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How to trick mother nature into letting you fly around or stay up all night.

Authors
Revell-VL; Eastman-CI
Source
J Biol Rhythms 2005 Aug; 20(4):353-365
NIOSHTIC No.
20028904
Abstract
Night shift work and rapid transmeridian travel result in a misalignment between circadian rhythms and the new times for sleep, wake, and work, which has health and safety implications for both the individual involved and the general public. Entrainment to the new sleep/wake schedule requires circadian rhythms to be phase-shifted, but this is often slow or impeded. The authors show superimposed light and melatonin PRCs to explain how to appropriately time these zeitgebers to promote circadian adaptation. They review studies in which bright light and melatonin were administered to try to counteract jet lag or to produce circadian adaptation to night work. They demonstrate how jet lag could be prevented entirely if rhythms are shifted before the flight using their preflight plan and discuss the combination of interventions that they now recommend for night shift workers.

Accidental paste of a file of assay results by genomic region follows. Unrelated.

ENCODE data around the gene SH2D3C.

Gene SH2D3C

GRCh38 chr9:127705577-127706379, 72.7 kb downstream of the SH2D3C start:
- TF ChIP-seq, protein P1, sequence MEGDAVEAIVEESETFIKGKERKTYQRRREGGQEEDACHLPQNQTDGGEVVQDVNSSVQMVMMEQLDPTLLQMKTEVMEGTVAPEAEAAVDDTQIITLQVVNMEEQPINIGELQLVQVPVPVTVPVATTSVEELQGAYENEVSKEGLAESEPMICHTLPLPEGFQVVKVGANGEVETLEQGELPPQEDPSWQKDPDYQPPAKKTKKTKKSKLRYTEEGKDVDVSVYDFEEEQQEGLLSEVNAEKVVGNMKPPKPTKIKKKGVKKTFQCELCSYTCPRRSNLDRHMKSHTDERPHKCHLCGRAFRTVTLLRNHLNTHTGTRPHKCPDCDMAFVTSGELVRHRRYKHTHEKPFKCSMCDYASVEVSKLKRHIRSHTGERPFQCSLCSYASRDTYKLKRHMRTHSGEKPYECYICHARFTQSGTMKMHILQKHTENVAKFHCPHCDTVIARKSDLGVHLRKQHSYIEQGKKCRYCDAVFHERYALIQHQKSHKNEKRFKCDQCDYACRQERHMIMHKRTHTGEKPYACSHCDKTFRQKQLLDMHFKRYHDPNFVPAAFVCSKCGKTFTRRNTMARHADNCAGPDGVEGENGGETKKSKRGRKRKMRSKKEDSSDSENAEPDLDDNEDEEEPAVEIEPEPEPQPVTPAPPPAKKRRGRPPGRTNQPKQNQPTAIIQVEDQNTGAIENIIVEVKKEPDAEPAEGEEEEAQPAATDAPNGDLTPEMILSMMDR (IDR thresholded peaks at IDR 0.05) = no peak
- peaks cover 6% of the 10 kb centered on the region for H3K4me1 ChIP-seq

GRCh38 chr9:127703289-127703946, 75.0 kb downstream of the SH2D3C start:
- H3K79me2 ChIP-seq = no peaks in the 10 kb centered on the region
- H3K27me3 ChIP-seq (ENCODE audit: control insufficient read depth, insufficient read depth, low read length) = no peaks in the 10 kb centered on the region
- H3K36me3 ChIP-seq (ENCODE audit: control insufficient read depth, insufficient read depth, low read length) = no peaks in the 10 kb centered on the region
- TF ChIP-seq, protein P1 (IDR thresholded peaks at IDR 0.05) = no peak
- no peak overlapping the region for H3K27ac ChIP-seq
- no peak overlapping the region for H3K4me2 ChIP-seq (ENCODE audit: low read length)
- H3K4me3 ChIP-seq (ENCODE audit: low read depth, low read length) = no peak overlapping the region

Keywords
Circadian-rhythms; Sleep-disorders; Sleep-deprivation; Workers; Worker-health; Occupational-health; Shift-work; Shift-workers
CODEN
JBRHEE
Publication Date
20050801
Document Type
Journal Article
Email Address
ceastman@rush.edu
Funding Amount
846000
Funding Type
Grant
Fiscal Year
2005
NTIS Accession No.
NTIS Price
Identifying No.
Grant-Number-R01-OH-003954
Issue of Publication
4
ISSN
0748-7304
Priority Area
Work Environment and Workforce: Organization of Work
Source Name
Journal of Biological Rhythms
State
IL
Performing Organization
Rush University Medical Center, Chicago, Illinois
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